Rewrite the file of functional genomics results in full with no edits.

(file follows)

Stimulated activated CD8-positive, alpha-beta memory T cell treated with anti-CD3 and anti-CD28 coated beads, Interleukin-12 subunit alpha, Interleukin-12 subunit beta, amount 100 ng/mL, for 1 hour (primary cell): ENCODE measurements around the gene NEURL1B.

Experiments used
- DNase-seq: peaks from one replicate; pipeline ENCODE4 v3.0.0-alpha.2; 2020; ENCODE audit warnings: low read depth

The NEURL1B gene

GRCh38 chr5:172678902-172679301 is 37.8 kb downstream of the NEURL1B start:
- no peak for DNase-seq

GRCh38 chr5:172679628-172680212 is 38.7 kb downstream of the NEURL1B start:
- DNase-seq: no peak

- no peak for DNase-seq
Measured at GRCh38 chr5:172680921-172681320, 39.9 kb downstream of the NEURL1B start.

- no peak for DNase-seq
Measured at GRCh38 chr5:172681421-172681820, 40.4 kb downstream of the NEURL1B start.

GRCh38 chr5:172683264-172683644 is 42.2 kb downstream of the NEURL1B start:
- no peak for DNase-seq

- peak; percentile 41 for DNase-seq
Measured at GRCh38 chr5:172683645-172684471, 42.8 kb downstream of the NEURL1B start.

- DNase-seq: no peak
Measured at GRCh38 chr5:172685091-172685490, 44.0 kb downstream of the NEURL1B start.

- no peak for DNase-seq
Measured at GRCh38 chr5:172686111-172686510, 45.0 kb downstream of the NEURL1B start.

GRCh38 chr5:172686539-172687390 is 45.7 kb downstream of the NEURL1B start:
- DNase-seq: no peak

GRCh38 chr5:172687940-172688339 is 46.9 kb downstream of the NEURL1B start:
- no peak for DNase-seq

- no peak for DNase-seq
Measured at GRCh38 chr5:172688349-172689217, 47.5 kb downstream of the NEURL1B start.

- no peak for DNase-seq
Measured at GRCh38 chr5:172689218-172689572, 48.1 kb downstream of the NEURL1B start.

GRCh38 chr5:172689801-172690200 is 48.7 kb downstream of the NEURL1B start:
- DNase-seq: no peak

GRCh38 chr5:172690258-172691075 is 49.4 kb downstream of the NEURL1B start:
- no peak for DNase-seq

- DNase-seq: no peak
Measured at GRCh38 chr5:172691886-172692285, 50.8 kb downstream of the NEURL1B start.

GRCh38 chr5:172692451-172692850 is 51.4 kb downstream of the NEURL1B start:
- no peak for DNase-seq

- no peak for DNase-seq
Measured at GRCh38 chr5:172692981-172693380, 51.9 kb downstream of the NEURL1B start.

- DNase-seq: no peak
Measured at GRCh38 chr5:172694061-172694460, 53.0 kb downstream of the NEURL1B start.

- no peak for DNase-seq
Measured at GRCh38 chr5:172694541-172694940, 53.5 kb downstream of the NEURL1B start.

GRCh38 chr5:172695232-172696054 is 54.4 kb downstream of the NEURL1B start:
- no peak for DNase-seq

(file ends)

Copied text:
Stimulated activated CD8-positive, alpha-beta memory T cell treated with anti-CD3 and anti-CD28 coated beads, Interleukin-12 subunit alpha, Interleukin-12 subunit beta, amount 100 ng/mL, for 1 hour (primary cell): ENCODE measurements around the gene NEURL1B.

Experiments used
- DNase-seq: peaks from one replicate; pipeline ENCODE4 v3.0.0-alpha.2; 2020; ENCODE audit warnings: low read depth

The NEURL1B gene

GRCh38 chr5:172678902-172679301 is 37.8 kb downstream of the NEURL1B start:
- no peak for DNase-seq

GRCh38 chr5:172679628-172680212 is 38.7 kb downstream of the NEURL1B start:
- DNase-seq: no peak

- no peak for DNase-seq
Measured at GRCh38 chr5:172680921-172681320, 39.9 kb downstream of the NEURL1B start.

- no peak for DNase-seq
Measured at GRCh38 chr5:172681421-172681820, 40.4 kb downstream of the NEURL1B start.

GRCh38 chr5:172683264-172683644 is 42.2 kb downstream of the NEURL1B start:
- no peak for DNase-seq

- peak; percentile 41 for DNase-seq
Measured at GRCh38 chr5:172683645-172684471, 42.8 kb downstream of the NEURL1B start.

- DNase-seq: no peak
Measured at GRCh38 chr5:172685091-172685490, 44.0 kb downstream of the NEURL1B start.

- no peak for DNase-seq
Measured at GRCh38 chr5:172686111-172686510, 45.0 kb downstream of the NEURL1B start.

GRCh38 chr5:172686539-172687390 is 45.7 kb downstream of the NEURL1B start:
- DNase-seq: no peak

GRCh38 chr5:172687940-172688339 is 46.9 kb downstream of the NEURL1B start:
- no peak for DNase-seq

- no peak for DNase-seq
Measured at GRCh38 chr5:172688349-172689217, 47.5 kb downstream of the NEURL1B start.

- no peak for DNase-seq
Measured at GRCh38 chr5:172689218-172689572, 48.1 kb downstream of the NEURL1B start.

GRCh38 chr5:172689801-172690200 is 48.7 kb downstream of the NEURL1B start:
- DNase-seq: no peak

GRCh38 chr5:172690258-172691075 is 49.4 kb downstream of the NEURL1B start:
- no peak for DNase-seq

- DNase-seq: no peak
Measured at GRCh38 chr5:172691886-172692285, 50.8 kb downstream of the NEURL1B start.

GRCh38 chr5:172692451-172692850 is 51.4 kb downstream of the NEURL1B start:
- no peak for DNase-seq

- no peak for DNase-seq
Measured at GRCh38 chr5:172692981-172693380, 51.9 kb downstream of the NEURL1B start.

- DNase-seq: no peak
Measured at GRCh38 chr5:172694061-172694460, 53.0 kb downstream of the NEURL1B start.

- no peak for DNase-seq
Measured at GRCh38 chr5:172694541-172694940, 53.5 kb downstream of the NEURL1B start.

GRCh38 chr5:172695232-172696054 is 54.4 kb downstream of the NEURL1B start:
- no peak for DNase-seq